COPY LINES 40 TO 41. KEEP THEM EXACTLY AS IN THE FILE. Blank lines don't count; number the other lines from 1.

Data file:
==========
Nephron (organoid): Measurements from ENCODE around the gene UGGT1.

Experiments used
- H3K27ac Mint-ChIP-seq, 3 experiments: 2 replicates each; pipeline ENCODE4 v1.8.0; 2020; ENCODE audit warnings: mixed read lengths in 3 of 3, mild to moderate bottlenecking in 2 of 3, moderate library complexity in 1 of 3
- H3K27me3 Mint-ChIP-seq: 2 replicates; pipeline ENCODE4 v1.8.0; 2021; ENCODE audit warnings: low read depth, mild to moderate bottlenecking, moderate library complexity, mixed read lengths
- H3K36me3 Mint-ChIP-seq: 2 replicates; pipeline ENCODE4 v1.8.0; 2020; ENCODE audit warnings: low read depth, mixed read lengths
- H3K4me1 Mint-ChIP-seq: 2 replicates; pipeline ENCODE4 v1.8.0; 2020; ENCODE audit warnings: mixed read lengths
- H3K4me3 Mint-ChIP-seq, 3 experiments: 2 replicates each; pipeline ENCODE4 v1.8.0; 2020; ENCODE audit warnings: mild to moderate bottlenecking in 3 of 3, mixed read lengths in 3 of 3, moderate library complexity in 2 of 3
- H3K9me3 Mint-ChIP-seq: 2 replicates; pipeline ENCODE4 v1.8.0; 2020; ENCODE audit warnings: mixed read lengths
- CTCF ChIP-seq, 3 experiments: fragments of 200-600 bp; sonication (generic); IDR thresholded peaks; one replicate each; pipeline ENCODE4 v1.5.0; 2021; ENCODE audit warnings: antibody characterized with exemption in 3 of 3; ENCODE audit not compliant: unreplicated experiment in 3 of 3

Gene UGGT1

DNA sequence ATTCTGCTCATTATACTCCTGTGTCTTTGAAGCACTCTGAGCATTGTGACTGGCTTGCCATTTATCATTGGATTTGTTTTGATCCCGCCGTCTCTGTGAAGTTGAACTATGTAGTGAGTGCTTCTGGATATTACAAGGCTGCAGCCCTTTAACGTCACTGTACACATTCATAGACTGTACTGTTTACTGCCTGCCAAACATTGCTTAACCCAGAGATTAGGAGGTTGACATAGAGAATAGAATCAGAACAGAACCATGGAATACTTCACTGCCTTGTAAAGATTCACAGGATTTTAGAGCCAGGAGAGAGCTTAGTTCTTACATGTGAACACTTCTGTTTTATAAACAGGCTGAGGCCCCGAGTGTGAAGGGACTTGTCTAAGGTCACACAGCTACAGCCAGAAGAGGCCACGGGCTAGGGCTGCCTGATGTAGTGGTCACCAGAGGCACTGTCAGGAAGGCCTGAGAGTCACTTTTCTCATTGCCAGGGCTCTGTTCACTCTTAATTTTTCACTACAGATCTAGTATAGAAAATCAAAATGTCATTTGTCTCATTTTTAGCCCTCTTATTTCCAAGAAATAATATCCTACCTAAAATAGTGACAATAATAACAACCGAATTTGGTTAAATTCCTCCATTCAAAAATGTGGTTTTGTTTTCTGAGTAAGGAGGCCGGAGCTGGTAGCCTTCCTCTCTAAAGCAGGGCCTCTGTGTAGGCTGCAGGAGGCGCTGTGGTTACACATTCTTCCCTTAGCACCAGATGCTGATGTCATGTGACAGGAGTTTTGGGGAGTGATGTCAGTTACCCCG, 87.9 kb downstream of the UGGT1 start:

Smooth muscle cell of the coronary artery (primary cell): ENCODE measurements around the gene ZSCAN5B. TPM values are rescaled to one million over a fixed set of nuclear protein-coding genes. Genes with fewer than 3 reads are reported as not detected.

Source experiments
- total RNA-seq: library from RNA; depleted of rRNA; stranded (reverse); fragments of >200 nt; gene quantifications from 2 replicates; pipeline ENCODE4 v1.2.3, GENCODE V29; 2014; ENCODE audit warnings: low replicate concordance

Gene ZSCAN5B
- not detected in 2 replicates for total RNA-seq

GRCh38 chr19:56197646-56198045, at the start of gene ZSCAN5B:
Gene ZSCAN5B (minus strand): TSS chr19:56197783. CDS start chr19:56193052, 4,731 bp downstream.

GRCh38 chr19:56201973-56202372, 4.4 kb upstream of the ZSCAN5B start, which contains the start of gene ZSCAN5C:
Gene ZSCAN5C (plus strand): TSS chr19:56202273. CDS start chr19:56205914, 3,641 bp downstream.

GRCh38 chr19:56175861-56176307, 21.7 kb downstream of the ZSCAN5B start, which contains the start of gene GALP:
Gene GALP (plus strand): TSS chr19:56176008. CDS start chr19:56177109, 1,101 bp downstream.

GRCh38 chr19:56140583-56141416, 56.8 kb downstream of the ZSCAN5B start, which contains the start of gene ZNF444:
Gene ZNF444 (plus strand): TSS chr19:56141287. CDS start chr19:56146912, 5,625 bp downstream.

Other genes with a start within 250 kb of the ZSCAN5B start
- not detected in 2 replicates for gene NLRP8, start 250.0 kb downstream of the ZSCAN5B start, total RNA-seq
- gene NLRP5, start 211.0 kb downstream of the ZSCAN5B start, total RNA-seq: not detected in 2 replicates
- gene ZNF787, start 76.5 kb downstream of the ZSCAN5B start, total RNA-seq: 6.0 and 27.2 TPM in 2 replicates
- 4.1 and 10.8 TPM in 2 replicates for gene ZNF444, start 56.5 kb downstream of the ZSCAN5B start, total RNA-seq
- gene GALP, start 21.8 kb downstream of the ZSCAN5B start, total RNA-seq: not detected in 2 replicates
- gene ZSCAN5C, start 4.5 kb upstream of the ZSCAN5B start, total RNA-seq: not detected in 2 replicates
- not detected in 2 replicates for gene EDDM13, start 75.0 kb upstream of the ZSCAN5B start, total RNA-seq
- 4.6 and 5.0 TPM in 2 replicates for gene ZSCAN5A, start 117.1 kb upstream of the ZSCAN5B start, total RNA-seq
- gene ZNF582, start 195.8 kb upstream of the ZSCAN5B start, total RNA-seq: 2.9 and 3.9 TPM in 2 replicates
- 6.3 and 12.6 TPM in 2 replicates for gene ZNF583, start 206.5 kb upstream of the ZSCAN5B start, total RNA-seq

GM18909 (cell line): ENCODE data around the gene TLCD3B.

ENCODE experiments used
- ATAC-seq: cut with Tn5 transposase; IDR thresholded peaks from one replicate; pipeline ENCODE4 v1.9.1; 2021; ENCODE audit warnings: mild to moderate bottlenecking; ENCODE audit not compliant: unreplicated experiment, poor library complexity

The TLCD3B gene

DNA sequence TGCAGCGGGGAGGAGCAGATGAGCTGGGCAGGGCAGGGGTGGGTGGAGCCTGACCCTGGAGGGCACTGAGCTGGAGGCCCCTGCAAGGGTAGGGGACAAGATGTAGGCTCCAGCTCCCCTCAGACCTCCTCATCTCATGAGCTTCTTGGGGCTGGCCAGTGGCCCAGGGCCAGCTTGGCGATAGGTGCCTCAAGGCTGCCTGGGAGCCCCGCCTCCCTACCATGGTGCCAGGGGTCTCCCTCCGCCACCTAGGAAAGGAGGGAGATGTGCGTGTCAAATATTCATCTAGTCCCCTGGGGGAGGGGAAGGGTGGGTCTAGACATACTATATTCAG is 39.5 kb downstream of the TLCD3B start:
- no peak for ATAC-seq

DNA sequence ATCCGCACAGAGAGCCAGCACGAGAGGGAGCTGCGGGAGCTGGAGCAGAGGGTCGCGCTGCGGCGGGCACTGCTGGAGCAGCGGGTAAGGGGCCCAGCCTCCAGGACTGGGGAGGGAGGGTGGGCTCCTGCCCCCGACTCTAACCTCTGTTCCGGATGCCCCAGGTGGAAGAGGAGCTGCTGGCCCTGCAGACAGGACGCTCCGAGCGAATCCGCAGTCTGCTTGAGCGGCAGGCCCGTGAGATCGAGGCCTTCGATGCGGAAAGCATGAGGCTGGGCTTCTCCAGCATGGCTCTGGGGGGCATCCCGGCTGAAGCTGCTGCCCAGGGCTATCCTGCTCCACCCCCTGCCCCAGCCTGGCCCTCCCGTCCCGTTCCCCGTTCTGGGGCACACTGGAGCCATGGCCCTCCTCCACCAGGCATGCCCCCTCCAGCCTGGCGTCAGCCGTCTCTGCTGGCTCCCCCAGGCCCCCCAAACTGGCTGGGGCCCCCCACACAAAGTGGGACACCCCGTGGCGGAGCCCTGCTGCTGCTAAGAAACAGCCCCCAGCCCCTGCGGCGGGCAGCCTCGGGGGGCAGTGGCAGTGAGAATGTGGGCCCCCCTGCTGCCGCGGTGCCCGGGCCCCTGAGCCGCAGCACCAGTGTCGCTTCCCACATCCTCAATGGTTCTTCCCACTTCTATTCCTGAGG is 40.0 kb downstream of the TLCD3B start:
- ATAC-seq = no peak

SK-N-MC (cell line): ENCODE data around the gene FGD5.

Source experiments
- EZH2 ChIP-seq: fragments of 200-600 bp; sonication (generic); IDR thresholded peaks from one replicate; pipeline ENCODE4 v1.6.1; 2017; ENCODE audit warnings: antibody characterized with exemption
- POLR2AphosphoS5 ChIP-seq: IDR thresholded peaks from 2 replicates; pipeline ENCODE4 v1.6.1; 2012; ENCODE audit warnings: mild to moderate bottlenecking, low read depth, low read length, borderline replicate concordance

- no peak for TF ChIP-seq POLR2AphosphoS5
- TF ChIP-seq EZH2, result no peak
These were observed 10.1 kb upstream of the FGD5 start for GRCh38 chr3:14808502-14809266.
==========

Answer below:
DNA sequence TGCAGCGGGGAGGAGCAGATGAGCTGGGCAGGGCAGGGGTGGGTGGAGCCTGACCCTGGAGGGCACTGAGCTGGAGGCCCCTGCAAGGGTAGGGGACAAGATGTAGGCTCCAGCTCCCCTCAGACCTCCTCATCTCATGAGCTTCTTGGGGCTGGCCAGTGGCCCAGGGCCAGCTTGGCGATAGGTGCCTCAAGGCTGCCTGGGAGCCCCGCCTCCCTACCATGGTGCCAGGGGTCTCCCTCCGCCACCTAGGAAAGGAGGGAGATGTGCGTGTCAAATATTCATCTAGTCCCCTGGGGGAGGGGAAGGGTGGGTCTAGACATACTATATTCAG is 39.5 kb downstream of the TLCD3B start:
- no peak for ATAC-seq